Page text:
I went out (supported by a GSA graduate student research grant) to sample potential paleosols or weathering surfaces, some of which have been documented by previous workers. I was expecting to find a few profiles I could sample; I didn’t think I’d come back empty-handed, but I also wasn’t expecting… the almost 200 samples that are being shipped to me now. There were so many unique environments and interesting questions raised that I couldn’t help myself; not only did I sample potentially weathered rocks, I grabbed material from supratidal sabhkas with crazy dissolution and oxidation features, gorgeous pale pink microbialites, varved lacustrine sediments, weird volcanics… the list goes on. Obviously, I’ll be prioritizing the rocks that were my main goal (gotta get that paper submitted!), but everything else is a tantalizing side project.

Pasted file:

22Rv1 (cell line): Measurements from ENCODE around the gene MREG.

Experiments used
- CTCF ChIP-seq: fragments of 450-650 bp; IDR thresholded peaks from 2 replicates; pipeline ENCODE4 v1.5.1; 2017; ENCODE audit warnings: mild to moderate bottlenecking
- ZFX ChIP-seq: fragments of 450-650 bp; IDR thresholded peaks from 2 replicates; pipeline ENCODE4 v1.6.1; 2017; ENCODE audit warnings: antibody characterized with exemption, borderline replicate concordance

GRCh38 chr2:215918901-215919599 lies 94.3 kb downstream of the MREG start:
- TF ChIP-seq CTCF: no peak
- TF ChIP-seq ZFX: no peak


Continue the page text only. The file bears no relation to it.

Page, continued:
Everyone with whom I worked while sampling – NGU folks, visiting students and profs from Yale, Stanford, University of Portsmouth (UK), and University of Tuebingen (Germany) were absolutely lovely and such fun to hang out with and talk rocks. It’s always refreshing to meet a new batch of people with different perspectives. Prior to this work, I had been on vacation in Paris for two weeks (which, by the way, 11/10 recommend), and I was worried about coming back to work. But doing this “field”work was the perfect transition: working hard, but doing something different, with new people. I’m back in Michigan now, running sequential for the next few weeks, but I’ve returned motivated and upbeat. That’s the point of vacation after all, right?

Some of the sampling team!P1170266E
We quickly discovered that the best wifi was in the hall… all those boxes are filled with core. Probably about 1/4 of all the cores are pictured here… we made it through nearly the entire 3.5km repository!